"Downloaded," the first film selected by SXSW thanks to its perfect intersection of the festival's three themes of music, film and interactive technology, opens with the squelchy crunch of a dial-up modem, a sonic signifier of just how far we've come since 1998. The film by Alex Winter, formerly of "Bill and Ted" fame, tells of the rapid rise and dramatic fall of pioneer file-sharing tech, Napster.
"It could have been told from one perspective or the other, and so to make a documentary that had historical perspective and also tells both sides of the story in an objective way is difficult to do," noted infamous Napster co-founder Sean Parker after the world premiere screening at the Paramount theatre ended in rapturous applause. "Coming here, I wasn't sure how the audience would react, but it seemed like everyone was pretty into it. The guys in front of me were really into it, because I was whispering to my fiancé and they told me to shut up."
"Downloaded" is a cautionary tale to be sure, but not of Napster's boy geniuses Shawn Fanning and Parker. It's a warning about ignoring technological advances at your own peril — as late Gnutella programmer Gene Kan told congress during the Napster senate hearings, "It's not like farmers are still using a horse and plow," and as another interviewer pointed out, "opposition is proportional to an idea's greatness." And so the film is really about how an industry stabbed itself in the heart in its drive to stamp out the digital revolution it itself had launched with compact discs.
When the film shows the music industry's earnings collapse, it makes it pretty clear that while Napster was the catalyst, the music moguls sealed their own doom by destroying Napster with litigation rather than negotiation, by "burning their house down," as someone in the movie mentions, instead of acknowledging that the genie could never be put back into the bottle.
"I met these guys a long time ago when Napster was in its death throes," recalled Winter onstage. "I was a big Napster user, and I felt personally when I first got on in '99 that for those of us that were dabbling in the web, it was such a radical jump forward that it was hard to describe what a revolutionary change it was. For me, it was like a global community. And it was story that I felt needed to be told. The perception of Napster was very misleading in the press so I really stuck with it — whether anyone agrees with us or not, we're going to get the story out."
What really stands out most in the film is how young everyone was in those days, with both Fanning and Parker still teenagers at the time, and how short the actual timeline was. At one point, Fanning notes that they went from 30,000 users to 20 million in matter of months ("AOL has 23 million members," he marveled) and reached 50 million before Napster's end.
"We could have done video sharing or document sharing, we could have hidden behind other content types and probably kept the service running," Parkers noted onstage. "But the reason we stuck with music was that we were huge music fans, and that was something that never came through. There was such a campaign by the RIAA and the media and various artists who were upset with us to demonize us and represent us something other than what we were. We were college-age kids who were more like the people in the band than the people running the labels."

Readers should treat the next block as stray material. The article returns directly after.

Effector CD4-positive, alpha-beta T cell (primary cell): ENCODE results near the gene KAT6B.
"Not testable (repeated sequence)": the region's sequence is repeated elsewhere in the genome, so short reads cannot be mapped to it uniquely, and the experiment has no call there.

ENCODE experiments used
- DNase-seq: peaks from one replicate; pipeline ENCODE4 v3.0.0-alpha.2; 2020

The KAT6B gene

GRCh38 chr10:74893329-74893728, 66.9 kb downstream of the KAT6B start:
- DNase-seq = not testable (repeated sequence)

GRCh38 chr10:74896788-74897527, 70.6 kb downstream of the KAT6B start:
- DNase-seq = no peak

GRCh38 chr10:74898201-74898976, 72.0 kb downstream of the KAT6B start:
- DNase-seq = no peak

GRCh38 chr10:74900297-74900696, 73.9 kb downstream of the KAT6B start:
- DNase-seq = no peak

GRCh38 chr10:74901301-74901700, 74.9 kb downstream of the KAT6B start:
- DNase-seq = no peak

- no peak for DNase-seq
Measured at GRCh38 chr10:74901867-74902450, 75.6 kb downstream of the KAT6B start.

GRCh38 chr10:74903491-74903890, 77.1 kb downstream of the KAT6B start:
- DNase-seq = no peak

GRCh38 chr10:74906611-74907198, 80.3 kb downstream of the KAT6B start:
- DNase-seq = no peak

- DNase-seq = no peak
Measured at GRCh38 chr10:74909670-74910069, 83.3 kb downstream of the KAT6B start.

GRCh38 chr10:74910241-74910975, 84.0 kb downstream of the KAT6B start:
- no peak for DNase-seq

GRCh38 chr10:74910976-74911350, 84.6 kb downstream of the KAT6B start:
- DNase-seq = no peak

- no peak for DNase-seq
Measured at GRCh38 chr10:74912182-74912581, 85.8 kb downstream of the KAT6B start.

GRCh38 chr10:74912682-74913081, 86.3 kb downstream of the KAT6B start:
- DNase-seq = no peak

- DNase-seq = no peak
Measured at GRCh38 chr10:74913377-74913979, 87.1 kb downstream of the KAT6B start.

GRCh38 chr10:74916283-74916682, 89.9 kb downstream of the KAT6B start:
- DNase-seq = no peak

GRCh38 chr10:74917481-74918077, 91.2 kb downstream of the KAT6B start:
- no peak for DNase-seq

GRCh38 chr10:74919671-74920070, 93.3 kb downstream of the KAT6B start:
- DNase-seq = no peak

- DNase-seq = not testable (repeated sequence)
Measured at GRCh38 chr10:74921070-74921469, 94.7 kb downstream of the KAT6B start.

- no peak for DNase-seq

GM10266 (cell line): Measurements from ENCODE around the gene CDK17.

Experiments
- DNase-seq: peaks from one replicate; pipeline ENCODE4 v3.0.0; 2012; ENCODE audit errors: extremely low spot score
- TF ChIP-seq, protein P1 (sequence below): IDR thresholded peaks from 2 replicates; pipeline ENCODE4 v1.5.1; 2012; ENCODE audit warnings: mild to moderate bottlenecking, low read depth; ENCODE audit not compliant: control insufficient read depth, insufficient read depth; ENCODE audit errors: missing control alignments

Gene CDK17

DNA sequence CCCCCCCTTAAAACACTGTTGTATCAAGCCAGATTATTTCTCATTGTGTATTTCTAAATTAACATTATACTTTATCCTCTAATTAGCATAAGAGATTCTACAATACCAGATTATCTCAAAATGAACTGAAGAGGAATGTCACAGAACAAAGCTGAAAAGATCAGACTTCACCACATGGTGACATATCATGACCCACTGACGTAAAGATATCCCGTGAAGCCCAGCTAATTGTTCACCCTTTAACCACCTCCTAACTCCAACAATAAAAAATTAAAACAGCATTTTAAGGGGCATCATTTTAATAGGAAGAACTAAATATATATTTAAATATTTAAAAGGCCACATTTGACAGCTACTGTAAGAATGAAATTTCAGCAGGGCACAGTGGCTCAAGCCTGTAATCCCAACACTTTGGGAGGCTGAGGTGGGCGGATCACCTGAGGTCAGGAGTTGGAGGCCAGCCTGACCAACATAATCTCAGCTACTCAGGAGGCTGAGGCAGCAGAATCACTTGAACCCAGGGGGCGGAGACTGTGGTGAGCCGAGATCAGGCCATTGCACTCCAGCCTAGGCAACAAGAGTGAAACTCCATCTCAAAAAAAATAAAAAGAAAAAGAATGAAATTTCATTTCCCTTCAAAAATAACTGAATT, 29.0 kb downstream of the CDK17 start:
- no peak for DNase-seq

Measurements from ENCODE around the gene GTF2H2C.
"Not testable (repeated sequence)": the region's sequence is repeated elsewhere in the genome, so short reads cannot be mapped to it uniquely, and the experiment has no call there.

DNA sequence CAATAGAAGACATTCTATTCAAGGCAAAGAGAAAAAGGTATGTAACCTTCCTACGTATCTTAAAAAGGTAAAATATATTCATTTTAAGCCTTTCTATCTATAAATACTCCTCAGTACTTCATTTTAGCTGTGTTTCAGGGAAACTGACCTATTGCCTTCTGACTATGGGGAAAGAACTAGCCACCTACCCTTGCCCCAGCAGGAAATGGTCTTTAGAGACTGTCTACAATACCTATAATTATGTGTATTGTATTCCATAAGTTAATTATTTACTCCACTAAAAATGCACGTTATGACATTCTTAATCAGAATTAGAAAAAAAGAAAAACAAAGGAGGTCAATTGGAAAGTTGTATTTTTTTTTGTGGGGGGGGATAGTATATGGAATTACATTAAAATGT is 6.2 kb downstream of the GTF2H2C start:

Napster did allow people, of course, to steal music. We knew it then, we know it now — when Parker in the movie mentions "we were operating in a legal grey area," it got big laughs in the theatre. As did other similar statements about them moving "legal files." But even so, the point remains that what Napster did was create a groundbreaking "technology," regardless of how it was used, and that idea eventually led to Friendster, MySpace and Facebook. Fanning's naïve, ambition idea to create a peer-to-peer network that connected people to each other rather than just to centralized websites was the ground zero of the modern internet.
The film has great archival footage of the young Napster staff as well as people like Jon Stewart covering the story ("The record companies want you to know that they hold the patent on ripping off artists") and Chuck D ("Napster is the new radio") as well as current interviews with artists like Noel Gallagher, DJ Spooky and Henry Rollins. Parker points out the absurdity of heavy metal and gangsta rap artists Metallica and Dr. Dre being the ones who launched the lawsuits against Napster. (One young man says in old tape says to a reporter, "Someone had to do it, but I assumed it would be someone like Celine Dion.")
Parker, now an investor and board member for Spotify, says the revolution Napster started is still going strong.
"Spotify started to make things happen with streaming music," he says. "Google is following suit, pretty sure you're going to see Apple going into these markets. And they are really well-funded companies that are able to subsidize the free access to music.
"You can put up a music blog with Spotify links or YouTube videos and have a conversation about music without having to seek a license. Even four years ago, that wasn't possible. The economic models for free and open sharing are getting better and better, and luckily these big companies are willing to subsidize that experience."
Fanning, however, pointed out that music sharing is still being stifled by the music industry.
"It seemed like there had to be some resolution [for Napster], but for whatever reason the music industry saw it very differently and it had to do with their stranglehold over distribution. [Now] every time I see a startup working on a digital music site I tell them to run," Fanning said.
"The challenge is we want it to be just like every other part of the internet where you can just have a great idea and have it succeed on its merit. It's still not as far along as it should be — but maybe somebody in this room will fix that."